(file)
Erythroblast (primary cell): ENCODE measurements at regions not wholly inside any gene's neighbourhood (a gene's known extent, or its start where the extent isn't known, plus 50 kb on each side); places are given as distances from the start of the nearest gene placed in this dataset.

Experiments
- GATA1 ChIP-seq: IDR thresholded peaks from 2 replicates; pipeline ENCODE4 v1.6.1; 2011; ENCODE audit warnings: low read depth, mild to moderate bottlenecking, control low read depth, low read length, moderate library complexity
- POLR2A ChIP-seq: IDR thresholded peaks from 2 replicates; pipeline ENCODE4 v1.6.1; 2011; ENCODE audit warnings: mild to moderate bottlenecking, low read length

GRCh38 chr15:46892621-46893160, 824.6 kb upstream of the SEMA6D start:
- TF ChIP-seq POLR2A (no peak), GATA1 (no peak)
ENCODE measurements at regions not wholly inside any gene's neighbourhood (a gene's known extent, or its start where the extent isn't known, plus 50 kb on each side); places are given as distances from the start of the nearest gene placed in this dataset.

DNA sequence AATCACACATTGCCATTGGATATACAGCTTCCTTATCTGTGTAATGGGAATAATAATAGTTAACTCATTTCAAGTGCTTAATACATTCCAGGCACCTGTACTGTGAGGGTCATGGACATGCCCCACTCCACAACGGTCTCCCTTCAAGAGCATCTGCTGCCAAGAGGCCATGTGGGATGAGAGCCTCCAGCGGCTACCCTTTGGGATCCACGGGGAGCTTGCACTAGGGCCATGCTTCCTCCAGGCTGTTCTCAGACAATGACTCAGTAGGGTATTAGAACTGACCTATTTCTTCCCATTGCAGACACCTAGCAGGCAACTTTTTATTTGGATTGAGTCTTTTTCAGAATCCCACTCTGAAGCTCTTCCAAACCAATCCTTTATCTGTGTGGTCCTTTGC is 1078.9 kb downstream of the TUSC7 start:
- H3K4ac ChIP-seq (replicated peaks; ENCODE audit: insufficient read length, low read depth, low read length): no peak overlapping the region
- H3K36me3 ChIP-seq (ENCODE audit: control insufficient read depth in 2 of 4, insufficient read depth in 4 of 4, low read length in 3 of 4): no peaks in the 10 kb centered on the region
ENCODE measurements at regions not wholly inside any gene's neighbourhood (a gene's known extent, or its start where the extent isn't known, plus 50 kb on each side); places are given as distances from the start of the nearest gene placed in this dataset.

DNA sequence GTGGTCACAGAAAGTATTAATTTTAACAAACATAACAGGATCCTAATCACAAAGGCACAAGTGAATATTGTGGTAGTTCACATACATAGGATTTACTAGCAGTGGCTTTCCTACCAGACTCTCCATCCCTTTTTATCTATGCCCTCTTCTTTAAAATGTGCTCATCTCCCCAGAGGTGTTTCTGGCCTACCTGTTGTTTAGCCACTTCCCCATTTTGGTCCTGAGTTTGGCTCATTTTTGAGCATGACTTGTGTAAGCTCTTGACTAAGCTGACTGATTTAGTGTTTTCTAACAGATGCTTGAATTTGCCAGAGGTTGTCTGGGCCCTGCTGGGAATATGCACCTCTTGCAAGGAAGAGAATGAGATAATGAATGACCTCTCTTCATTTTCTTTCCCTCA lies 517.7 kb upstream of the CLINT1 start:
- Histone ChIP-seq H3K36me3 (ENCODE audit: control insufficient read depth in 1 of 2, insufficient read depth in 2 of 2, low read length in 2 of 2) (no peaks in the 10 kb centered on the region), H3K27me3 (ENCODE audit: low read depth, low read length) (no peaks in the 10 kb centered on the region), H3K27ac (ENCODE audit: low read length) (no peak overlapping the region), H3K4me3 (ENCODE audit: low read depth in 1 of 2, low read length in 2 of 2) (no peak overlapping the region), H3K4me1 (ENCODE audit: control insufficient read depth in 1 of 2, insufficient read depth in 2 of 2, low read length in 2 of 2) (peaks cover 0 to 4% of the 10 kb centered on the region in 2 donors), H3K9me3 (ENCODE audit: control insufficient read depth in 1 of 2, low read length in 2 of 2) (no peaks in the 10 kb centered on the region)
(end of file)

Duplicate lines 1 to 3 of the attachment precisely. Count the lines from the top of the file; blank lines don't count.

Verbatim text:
Erythroblast (primary cell): ENCODE measurements at regions not wholly inside any gene's neighbourhood (a gene's known extent, or its start where the extent isn't known, plus 50 kb on each side); places are given as distances from the start of the nearest gene placed in this dataset.

Experiments
- GATA1 ChIP-seq: IDR thresholded peaks from 2 replicates; pipeline ENCODE4 v1.6.1; 2011; ENCODE audit warnings: low read depth, mild to moderate bottlenecking, control low read depth, low read length, moderate library complexity